Adding a filmmaker comment promotes your film to the "Filmmakers on their Films" shelf which is a highly trafficked area of the video portal. Suppliers or rights owners can also add comments about the films they represent.
To add a comment, please include a word document as part of your file delivery for the publishing team.
Tips for strong filmmaker comments:
We recommend a conversational tone, as though you are talking to a small group of professors/students. The more personal the better. eg "I made this film because...." OR "My hope for this film is ...." OR "I often get asked 'what happened next?'"
Filmmaker comment samples:
Jennifer•The Representation Project•
I made Miss Representation because we live in a society where media is the most persuasive force shaping cultural norms, and the collective message the media send to our young women and men is that a woman's value lies in her youth, beauty, and sexuality, and not in her capacity as a leader. I wanted to shed a light on this problem, because if we don't question that thinking and work to change it, we are going to continue to be marginalized.
Fallingwater is one of those buildings that every self-respecting architect has to make a pilgrimage to. Count me as one of them. Never mind that Fallingwater requires a 90 minute drive into the countryside from the 62nd largest city in the United States. It’s hardly the kind of place you can make a side trip to on the way to somewhere else. And like all ‘destinations’ it has a reputation that precedes it. I was ready to encounter the (1) incredible, (2) audacious, and (3)marvelous house. I’ve heard things like it many times before and was usually disappointed. My standards are apparently a little higher than average.
However, when I finally made it to Fallingwater, I as stunned. It was even more than the over-the-top descriptions by architecture aficionados. Eighty years after it was first designed, it is still (1) impossible to believe, (2) exudes pending risk, and (3) evokes great wonder. These feelings only deepened as I had the opportunity, while filming, to experience the house through the seasons. Wright’s concept of Organic Architecture, the integration of nature and the manmade, is evident throughout the house – from the steps that descend into the stream below to the terraces that hover in the canopy of the trees. Fallingwater is an amazing work of architecture on so many levels. That’s what I hope to convey in the film because it might take some time for everyone to get there.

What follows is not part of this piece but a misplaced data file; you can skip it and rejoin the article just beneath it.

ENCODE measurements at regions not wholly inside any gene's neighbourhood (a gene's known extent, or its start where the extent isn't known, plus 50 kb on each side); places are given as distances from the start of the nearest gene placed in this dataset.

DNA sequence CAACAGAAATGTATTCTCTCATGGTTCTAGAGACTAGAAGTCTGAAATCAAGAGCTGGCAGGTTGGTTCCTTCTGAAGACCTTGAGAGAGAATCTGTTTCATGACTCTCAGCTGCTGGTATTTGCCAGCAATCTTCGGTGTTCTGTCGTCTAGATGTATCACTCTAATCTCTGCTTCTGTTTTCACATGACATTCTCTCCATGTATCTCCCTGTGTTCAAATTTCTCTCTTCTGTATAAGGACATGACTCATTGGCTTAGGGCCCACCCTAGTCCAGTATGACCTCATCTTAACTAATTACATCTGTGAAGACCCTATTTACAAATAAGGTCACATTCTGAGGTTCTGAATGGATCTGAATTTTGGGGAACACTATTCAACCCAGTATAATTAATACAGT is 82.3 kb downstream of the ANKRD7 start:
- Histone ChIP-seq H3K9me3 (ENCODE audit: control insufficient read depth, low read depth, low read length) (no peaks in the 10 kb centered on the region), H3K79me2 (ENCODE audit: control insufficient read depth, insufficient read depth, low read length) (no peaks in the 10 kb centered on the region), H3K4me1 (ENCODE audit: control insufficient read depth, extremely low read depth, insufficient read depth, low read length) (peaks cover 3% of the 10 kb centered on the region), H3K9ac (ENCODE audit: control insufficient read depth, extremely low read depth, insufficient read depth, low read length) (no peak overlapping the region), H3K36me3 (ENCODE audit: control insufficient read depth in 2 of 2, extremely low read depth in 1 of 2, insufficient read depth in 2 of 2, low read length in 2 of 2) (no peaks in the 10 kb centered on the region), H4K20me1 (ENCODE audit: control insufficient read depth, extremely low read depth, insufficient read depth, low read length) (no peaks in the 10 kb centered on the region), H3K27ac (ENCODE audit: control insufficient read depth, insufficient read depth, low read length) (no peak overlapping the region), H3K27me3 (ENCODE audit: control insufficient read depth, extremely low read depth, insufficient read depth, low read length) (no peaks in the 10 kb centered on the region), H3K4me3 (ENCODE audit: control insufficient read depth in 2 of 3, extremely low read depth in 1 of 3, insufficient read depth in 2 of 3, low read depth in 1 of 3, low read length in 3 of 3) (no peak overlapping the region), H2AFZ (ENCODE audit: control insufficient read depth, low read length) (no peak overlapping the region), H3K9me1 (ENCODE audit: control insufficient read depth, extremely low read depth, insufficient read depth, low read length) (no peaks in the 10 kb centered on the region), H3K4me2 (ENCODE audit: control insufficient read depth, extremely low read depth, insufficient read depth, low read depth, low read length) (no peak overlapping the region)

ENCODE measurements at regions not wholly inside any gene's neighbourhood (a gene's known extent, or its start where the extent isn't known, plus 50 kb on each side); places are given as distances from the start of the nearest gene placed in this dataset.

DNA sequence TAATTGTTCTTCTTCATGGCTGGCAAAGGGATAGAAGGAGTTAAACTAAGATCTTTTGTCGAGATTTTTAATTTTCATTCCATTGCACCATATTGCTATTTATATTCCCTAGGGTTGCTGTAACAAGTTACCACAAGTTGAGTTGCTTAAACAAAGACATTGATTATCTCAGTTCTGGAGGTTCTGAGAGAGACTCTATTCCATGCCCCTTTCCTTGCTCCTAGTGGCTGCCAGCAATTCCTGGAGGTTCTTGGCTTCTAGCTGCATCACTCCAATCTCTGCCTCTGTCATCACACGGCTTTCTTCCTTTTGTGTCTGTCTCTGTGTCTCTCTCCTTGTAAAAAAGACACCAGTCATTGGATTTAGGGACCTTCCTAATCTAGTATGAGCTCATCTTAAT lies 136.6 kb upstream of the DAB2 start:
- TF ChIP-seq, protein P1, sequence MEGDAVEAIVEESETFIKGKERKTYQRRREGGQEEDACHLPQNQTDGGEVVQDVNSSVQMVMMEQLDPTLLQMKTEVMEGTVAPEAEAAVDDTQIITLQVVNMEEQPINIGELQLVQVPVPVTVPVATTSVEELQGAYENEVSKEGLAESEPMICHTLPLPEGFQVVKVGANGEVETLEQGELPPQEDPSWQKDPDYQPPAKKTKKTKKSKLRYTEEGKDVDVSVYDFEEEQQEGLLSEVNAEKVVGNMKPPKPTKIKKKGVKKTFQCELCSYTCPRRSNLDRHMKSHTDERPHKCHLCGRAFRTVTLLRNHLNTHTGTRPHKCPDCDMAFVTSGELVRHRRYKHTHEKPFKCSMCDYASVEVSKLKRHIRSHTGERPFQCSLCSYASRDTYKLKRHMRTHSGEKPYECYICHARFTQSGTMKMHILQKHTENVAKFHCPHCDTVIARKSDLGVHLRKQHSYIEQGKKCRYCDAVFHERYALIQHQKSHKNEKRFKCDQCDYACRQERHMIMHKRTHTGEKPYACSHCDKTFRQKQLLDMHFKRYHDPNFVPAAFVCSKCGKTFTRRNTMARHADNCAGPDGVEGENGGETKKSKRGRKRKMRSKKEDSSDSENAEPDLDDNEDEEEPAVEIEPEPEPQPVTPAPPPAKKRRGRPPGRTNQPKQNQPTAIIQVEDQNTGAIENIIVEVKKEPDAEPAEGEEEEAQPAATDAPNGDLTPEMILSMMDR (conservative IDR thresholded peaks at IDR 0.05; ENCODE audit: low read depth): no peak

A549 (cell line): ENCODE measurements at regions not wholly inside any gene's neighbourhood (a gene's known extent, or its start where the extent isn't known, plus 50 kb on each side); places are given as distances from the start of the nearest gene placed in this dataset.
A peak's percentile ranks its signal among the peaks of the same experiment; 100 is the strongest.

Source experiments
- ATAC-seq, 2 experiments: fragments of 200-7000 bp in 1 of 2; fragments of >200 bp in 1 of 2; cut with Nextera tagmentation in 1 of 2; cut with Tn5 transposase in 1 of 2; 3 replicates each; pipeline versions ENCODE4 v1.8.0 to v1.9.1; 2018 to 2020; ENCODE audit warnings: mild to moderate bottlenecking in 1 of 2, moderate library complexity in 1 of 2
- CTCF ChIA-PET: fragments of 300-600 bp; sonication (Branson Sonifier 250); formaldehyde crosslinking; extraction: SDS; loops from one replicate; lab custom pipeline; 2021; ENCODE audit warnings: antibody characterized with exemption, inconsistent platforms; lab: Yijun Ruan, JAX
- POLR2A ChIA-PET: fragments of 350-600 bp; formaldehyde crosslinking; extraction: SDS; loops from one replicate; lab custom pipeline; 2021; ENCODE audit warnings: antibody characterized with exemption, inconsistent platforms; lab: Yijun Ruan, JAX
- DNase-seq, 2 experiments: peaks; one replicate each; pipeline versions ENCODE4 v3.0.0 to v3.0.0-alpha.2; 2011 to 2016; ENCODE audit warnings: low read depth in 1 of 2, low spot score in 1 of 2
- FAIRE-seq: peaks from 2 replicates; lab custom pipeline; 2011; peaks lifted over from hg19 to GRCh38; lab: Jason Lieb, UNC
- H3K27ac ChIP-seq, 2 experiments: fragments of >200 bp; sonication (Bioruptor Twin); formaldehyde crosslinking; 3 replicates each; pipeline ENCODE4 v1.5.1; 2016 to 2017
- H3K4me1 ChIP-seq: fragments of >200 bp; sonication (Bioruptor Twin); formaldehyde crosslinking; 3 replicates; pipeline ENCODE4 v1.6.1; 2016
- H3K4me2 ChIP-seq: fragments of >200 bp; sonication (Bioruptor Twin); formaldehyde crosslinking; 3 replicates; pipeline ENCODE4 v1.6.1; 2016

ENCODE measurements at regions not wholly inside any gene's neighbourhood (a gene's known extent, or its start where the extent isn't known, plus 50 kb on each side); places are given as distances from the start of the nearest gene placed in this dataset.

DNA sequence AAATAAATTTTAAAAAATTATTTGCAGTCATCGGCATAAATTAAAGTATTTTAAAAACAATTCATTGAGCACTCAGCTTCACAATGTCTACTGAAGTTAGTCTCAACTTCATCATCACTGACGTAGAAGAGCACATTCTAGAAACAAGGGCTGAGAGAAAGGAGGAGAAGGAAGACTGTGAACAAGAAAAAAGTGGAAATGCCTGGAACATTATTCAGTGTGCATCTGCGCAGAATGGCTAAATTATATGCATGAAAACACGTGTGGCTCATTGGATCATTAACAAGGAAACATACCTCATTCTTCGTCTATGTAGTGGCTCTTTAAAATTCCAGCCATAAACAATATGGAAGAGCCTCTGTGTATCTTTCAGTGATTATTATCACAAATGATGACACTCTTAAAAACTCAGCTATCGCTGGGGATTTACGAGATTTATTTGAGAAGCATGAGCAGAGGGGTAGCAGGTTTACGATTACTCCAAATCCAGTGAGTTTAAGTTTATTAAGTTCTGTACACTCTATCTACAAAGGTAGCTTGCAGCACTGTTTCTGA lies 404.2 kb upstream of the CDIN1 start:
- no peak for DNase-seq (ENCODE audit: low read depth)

I decided to make Passages when I became pregnant. I wanted to unveil my family history so I could pass on its legacy to the next generation—my son. I traveled through four continents seeking out my relatives so they could take me to the places that defined their lives, places they had kept hidden from me.
I knew that going to these places might shock me, even devastate me, but I needed to know the truth—to uncover their long-harbored mysteries, myths and secrets. I wanted to understand my life journey and how the horrors my parents experienced had impacted me.
As I discovered the connections between my parents’ lives and mine—the meaning behind the choices I had made—I understood the truths that forged these connections. The stories they finally told me helped me to create my own narrative—my own truthful narrative. The narrative that, one day, I would communicate to my child.
The film is about my odyssey. It is about the process that enabled me to draw strength and wisdom from a dark past and make sense of myself as a woman, a mother, a Jew and, most recently, a new American citizen.